In Goshen, and most everywhere else in the Northern Hemisphere, nature is springing to life. Even Homer, Alaska, reports popping crocus, and a booming honey bee business. Flowers everywhere attract pollinators to carry pollen to waiting plant ovaries. Seeds as numerous as the sand on the seashore are a product of evolution and/or creation. Flowers make spring beautiful, and observers of this year’s pollen count describe it as as a tsunami afflicting people with allergies.
As the the carpenter’s son walked the countryside, he observed primitive farm practices of his day. The method of broadcasting seed allowed some seeds to fall among weeds and be choked out, allowed other seeds to fall on shallow soil and whither and die, allowed other seed to fall on the bare road and be devoured by birds.
Other seeds fell on good soil and produced a harvest, some a hundredfold, some sixty, some thirty. And Jesus concluded, “Let anyone with ears* listen!’
The pastor of College Mennonite Church is leading a series of sermons on the parables of Jesus. A parable, he said, is a teaching tool that allows hearers to ponder its meaning on their own. So I suppose it is legitimate for me to wonder why good seed falling on good soil produces varied-fold harvests? This reminds me of the visit of Garrison Keilor to Goshen College.
From the platform of Sauder Hall Keillor lauded Mennonites for our history of being steadfast when persecuted and our musical accomplishments. Rachel and Eldon were in the audience and they reported that Keillor obviously enjoyed the Goshen College chamber choir and the audiences participation, and said that we are known worldwide, in spite of our schisms.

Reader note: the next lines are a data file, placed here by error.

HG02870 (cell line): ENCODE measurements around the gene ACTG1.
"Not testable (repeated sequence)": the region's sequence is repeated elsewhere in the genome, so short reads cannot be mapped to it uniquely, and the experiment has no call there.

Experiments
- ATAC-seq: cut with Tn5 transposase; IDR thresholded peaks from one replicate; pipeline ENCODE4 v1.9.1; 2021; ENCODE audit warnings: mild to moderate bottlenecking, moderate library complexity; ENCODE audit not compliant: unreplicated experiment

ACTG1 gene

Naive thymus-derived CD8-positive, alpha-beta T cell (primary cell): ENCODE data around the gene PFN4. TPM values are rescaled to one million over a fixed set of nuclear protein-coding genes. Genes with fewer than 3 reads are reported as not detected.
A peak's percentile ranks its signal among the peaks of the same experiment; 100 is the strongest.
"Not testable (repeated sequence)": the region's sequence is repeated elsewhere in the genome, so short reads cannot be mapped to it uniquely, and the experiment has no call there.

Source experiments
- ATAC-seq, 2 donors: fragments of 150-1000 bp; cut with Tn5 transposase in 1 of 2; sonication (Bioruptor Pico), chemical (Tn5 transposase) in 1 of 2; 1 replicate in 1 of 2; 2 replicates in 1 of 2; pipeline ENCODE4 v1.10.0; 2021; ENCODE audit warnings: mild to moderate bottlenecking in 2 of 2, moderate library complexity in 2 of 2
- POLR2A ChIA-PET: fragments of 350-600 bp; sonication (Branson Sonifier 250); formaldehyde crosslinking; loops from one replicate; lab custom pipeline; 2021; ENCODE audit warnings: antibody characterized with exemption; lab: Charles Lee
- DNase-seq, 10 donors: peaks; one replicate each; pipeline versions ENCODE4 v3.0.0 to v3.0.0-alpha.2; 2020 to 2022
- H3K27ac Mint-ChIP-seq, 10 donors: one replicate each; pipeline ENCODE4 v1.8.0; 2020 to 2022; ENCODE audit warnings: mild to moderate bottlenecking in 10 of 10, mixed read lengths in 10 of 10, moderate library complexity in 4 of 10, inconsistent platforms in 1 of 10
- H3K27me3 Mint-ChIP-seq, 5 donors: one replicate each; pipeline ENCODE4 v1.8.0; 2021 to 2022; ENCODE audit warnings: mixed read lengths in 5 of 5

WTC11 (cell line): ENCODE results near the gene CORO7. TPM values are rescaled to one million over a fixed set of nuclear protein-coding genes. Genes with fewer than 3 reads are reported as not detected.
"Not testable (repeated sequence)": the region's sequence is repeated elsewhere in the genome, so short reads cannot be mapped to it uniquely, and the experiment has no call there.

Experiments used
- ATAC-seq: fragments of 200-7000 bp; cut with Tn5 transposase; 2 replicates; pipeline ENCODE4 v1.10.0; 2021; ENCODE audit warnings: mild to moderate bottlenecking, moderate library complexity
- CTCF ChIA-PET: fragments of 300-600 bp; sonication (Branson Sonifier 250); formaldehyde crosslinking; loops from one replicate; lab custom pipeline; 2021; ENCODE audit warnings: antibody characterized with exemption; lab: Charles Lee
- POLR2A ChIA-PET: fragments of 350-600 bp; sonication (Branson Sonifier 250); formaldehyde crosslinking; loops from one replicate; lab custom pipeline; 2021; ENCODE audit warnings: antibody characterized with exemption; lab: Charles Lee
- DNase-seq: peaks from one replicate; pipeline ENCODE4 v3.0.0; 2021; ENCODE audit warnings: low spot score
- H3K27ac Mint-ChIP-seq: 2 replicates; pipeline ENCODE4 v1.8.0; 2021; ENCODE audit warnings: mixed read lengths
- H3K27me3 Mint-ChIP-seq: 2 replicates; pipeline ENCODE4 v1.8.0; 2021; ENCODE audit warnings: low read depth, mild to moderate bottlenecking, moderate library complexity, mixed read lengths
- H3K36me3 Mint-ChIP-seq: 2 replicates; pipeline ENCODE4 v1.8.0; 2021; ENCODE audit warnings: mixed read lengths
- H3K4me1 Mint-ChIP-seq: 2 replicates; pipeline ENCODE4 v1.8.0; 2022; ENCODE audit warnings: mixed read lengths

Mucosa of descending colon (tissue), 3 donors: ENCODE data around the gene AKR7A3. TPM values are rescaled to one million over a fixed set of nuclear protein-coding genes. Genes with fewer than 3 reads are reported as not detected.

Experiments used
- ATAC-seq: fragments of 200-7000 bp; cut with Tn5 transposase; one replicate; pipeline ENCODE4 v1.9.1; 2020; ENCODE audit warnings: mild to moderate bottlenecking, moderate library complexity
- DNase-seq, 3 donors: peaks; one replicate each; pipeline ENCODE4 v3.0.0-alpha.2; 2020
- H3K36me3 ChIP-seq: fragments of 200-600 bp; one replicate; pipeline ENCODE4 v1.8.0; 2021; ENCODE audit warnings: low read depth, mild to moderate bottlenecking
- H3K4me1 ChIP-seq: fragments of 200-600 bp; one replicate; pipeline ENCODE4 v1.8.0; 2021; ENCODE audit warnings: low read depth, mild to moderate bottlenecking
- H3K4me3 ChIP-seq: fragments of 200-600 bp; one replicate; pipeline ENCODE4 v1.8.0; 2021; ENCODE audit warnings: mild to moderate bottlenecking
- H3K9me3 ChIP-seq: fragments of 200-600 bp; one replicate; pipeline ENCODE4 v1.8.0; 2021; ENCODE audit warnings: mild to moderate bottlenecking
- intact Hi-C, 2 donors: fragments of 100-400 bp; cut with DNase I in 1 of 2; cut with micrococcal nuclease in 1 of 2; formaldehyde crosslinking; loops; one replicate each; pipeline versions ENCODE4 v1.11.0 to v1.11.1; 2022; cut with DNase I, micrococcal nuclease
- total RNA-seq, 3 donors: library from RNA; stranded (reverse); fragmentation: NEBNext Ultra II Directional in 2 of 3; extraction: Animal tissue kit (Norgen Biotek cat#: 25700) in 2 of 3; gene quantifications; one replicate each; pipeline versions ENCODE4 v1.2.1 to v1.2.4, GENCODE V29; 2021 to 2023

I have a hunch that we lack 100 fold reproduction because of the many schisms in the church. Jesus prayed that those who believe on him might be completely one so that the world would believe that God had sent him.
In recent days the College Mennonite Church community has lost three giant witnesses: Lawrence Greaser, (93) Director of missions in Puerto Rico and South America and recognized for his flexibilty; Millard Lind, (96) teacher of Hebrew and Hebrew culture; and Joel Kauffmann (65). His life seemed too short, yet he authored Pontius Puddle, several screen plays, and was the developer of Nazareth Village, Menno Hof, and the Museum of the Bible as his current project.
I don’t know who wrote the comments on the back of the program folder for Kauffman, but it reveals us to be like-minded in some ways. Kauffmann “thought we shouldn’t take ourselves too seriously to counter the pollution of conflicts in the church that harmed each other and our witness of God to the world.” (Emphasis mine.)
How might the harvest from the ministry of these three men and the Christian church be increased if divisions healed and the church were completely one as Jesus prayed?